Tuesday, August 17, 2010

The House That Built My Mom

Right after Christmas, my Aunt Dixie died. She was Nana's last living sister. It wasn't entirely unexpected; she'd been doing poorly last July at Nana's funeral and pretty much went straight downhill from there.

I'll be honest, Aunt Dixie's death was bittersweet to me. On the one hand, she was the last of Nana's sisters and the last of the Greatest Generation in our family. It would not be an understatement to say she was the matriarch (or maybe more accurate to say she thought she was). Her home in Batesville, Mississippi was the gathering spot for family celebrations, tragedies, and everything in between. On the other hand, she had publicly blamed me for my parents divorce when I was 12 and I'd spent the past 25 years or so staying out of her way. As sad as her passing was, there was part of me that felt relieved and even glad.

Mom and I debated whether or not to make the 10 hour drive to Batesville, Mississippi for Aunt Dixie's funeral, but ultimately decided that we wanted to be there and as a bonus, we'd get to "celebrate" with Christmas with Nana by visiting her grave. I packed a little bite of Nana's fruitcake and one of the Christmas ornaments I'd made for my Nana-themed Christmas tree to leave at Nana's grave and off we went.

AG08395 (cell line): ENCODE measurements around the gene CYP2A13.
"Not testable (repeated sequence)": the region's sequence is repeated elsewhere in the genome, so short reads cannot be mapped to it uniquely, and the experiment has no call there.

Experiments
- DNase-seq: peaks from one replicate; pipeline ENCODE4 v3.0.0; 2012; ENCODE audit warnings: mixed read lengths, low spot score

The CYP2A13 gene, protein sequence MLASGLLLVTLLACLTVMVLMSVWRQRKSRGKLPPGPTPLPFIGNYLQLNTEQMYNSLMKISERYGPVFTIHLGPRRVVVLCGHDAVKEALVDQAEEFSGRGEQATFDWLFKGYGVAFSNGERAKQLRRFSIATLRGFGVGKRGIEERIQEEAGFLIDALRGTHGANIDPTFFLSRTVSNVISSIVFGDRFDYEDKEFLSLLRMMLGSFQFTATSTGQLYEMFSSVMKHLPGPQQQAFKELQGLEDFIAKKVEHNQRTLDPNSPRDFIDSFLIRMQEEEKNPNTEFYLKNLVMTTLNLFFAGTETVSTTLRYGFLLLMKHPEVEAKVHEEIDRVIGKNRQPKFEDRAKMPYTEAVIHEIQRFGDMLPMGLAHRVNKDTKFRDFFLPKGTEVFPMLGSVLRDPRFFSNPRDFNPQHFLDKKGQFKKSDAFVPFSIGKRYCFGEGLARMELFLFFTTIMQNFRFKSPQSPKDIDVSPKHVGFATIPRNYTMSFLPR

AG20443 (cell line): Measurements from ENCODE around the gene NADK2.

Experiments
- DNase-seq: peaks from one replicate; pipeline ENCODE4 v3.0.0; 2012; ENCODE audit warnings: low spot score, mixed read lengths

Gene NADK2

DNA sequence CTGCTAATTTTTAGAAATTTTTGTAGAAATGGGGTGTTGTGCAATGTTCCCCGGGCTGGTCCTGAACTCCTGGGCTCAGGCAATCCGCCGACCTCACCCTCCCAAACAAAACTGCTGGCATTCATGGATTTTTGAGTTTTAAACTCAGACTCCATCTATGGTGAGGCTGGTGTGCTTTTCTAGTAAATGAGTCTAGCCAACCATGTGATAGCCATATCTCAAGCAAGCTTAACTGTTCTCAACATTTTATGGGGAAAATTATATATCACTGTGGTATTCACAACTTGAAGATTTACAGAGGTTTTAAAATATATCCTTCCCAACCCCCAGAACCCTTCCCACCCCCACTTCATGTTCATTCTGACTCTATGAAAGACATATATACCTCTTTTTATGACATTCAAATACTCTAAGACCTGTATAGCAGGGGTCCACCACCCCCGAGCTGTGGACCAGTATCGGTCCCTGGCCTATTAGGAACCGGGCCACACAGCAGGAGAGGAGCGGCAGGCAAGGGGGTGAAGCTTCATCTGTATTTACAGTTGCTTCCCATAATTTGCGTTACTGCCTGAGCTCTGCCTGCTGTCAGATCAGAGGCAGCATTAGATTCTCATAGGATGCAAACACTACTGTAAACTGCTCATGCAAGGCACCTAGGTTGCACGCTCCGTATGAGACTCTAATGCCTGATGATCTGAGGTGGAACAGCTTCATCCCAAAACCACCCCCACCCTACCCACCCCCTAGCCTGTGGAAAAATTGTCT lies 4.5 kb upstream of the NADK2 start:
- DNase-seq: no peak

Mom was born in Oxford, Mississippi and lived in Batesville until she was 8. Nana, of course, was born and raised in Batesville, as was my grandfather Jesse, who died 10 years before I was born. Nana's sisters Johnnie and Dixie also lived most of their lives in Batesville and their children raised their kids either in Batesville or in a neighboring town. With the exception of my mom's brother Michael and his family, Dave and I were the only ones not raised at least part-time in Batesville.

Until Nana's funeral, it had been 15 years since either Mom or I had been to Batesville and we both knew this would probably be our last trip. For me, this trip was about saying goodbye to Nana in a way I hadn't had time or the emotional ability to do in July. For mom, this trip was about to be about her ability to reconcile her childhood with her present and future.


The day of Aunt Dixie's funeral, Mom and I were up and dressed early with about an hour and a half to spare before we were expected anywhere. Mom wanted to drive around and see some old "landmarks."

First, we drove to the house Nana was raised in. At least four generations of my family have lived in this house. From Big Mama (Nana's mom) to Nana and her sisters Johnnie, Dixie, and Mazie, to all four sisters and their families separately and together, to Johnnie's grandson Robert, many members of our family can count this house as "home" at one point or another. It was part of the family farm, which at some point after Aunt Johnnie's death was sold.